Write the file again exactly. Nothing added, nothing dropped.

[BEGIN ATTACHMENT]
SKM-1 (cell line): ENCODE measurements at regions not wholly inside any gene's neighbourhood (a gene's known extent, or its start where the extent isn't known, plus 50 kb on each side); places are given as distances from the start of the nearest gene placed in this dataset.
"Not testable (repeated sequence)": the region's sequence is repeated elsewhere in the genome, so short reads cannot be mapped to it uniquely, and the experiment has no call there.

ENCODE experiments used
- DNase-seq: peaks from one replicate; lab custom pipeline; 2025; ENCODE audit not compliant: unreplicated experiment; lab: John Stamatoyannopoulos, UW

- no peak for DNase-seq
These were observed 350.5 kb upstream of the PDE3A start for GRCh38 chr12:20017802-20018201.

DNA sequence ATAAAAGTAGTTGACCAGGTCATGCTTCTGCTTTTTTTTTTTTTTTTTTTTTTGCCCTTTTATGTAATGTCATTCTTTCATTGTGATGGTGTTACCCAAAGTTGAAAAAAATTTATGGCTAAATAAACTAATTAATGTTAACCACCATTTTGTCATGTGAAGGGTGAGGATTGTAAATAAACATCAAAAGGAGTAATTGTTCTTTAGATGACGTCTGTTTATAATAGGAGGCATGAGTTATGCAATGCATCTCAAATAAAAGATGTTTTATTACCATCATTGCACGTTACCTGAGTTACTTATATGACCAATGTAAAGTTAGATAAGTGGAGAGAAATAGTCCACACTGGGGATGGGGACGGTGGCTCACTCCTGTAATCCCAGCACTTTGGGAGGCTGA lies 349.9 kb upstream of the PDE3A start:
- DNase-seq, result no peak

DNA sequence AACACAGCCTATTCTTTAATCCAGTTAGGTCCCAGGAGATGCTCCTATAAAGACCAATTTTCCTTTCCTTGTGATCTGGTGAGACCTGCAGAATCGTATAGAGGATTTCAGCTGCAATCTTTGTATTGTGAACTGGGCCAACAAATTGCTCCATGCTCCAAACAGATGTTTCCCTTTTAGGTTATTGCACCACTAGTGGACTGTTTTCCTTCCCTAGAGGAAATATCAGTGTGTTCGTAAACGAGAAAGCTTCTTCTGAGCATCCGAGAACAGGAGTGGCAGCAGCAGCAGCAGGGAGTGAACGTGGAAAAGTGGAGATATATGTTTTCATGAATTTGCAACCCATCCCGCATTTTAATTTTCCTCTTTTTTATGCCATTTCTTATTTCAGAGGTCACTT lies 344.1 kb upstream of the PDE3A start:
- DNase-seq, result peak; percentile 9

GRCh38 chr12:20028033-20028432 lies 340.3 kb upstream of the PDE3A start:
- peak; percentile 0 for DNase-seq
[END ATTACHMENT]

SKM-1 (cell line): ENCODE measurements at regions not wholly inside any gene's neighbourhood (a gene's known extent, or its start where the extent isn't known, plus 50 kb on each side); places are given as distances from the start of the nearest gene placed in this dataset.
"Not testable (repeated sequence)": the region's sequence is repeated elsewhere in the genome, so short reads cannot be mapped to it uniquely, and the experiment has no call there.

ENCODE experiments used
- DNase-seq: peaks from one replicate; lab custom pipeline; 2025; ENCODE audit not compliant: unreplicated experiment; lab: John Stamatoyannopoulos, UW

- no peak for DNase-seq
These were observed 350.5 kb upstream of the PDE3A start for GRCh38 chr12:20017802-20018201.

DNA sequence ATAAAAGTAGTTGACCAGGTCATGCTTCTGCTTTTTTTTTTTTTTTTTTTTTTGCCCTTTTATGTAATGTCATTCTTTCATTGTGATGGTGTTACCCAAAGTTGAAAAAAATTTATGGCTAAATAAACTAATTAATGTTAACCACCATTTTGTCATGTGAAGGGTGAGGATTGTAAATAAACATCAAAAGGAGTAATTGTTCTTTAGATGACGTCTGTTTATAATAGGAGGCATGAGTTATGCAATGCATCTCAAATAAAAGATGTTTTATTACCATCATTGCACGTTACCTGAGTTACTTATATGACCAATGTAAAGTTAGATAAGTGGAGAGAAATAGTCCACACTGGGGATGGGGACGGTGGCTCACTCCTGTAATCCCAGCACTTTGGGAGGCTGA lies 349.9 kb upstream of the PDE3A start:
- DNase-seq, result no peak

DNA sequence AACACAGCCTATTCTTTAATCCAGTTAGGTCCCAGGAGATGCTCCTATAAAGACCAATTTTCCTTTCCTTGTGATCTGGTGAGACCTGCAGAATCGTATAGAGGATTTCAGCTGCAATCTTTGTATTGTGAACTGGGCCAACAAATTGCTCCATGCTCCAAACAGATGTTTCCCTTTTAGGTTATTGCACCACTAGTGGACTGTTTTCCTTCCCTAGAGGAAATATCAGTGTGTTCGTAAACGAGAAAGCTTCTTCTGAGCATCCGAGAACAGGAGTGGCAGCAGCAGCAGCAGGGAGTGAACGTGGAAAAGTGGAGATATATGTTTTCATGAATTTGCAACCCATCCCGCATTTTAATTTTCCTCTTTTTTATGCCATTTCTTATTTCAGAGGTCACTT lies 344.1 kb upstream of the PDE3A start:
- DNase-seq, result peak; percentile 9

GRCh38 chr12:20028033-20028432 lies 340.3 kb upstream of the PDE3A start:
- peak; percentile 0 for DNase-seq